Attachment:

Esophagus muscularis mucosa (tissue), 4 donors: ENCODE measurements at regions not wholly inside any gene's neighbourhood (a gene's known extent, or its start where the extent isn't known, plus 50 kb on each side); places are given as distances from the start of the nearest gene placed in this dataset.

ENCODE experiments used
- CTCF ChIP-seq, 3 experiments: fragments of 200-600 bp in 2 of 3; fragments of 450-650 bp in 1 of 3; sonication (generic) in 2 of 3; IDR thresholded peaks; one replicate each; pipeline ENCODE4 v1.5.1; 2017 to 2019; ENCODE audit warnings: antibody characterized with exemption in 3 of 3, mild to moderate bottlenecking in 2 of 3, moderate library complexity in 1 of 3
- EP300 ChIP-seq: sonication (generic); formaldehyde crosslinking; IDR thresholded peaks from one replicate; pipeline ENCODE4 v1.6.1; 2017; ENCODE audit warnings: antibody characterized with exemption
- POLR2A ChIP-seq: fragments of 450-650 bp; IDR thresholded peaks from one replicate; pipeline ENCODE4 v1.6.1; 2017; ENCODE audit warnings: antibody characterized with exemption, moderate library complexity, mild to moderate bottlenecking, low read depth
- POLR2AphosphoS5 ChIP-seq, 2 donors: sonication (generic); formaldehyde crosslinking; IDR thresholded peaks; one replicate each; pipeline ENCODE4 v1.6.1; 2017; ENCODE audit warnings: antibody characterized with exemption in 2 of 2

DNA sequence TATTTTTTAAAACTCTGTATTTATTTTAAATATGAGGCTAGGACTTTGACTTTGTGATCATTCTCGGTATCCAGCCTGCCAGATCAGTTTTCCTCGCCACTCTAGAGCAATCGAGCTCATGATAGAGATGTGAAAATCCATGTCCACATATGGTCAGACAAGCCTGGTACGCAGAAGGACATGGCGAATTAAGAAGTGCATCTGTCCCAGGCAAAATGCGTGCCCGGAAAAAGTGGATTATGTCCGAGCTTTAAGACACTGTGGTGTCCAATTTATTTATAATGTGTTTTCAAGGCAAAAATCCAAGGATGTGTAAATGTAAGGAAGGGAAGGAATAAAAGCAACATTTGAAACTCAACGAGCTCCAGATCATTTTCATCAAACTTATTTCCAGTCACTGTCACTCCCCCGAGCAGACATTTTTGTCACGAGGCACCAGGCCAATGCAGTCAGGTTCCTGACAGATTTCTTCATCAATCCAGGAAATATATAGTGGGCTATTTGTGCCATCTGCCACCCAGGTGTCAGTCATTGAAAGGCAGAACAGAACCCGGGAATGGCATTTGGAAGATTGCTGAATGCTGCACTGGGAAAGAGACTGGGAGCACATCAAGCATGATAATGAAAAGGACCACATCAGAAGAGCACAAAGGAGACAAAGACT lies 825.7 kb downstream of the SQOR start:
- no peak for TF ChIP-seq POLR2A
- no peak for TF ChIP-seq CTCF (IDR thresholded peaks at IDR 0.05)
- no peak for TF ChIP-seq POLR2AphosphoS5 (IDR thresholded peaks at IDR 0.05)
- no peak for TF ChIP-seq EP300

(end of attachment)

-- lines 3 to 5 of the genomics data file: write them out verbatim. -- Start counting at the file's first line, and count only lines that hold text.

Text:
- CTCF ChIP-seq, 3 experiments: fragments of 200-600 bp in 2 of 3; fragments of 450-650 bp in 1 of 3; sonication (generic) in 2 of 3; IDR thresholded peaks; one replicate each; pipeline ENCODE4 v1.5.1; 2017 to 2019; ENCODE audit warnings: antibody characterized with exemption in 3 of 3, mild to moderate bottlenecking in 2 of 3, moderate library complexity in 1 of 3
- EP300 ChIP-seq: sonication (generic); formaldehyde crosslinking; IDR thresholded peaks from one replicate; pipeline ENCODE4 v1.6.1; 2017; ENCODE audit warnings: antibody characterized with exemption
- POLR2A ChIP-seq: fragments of 450-650 bp; IDR thresholded peaks from one replicate; pipeline ENCODE4 v1.6.1; 2017; ENCODE audit warnings: antibody characterized with exemption, moderate library complexity, mild to moderate bottlenecking, low read depth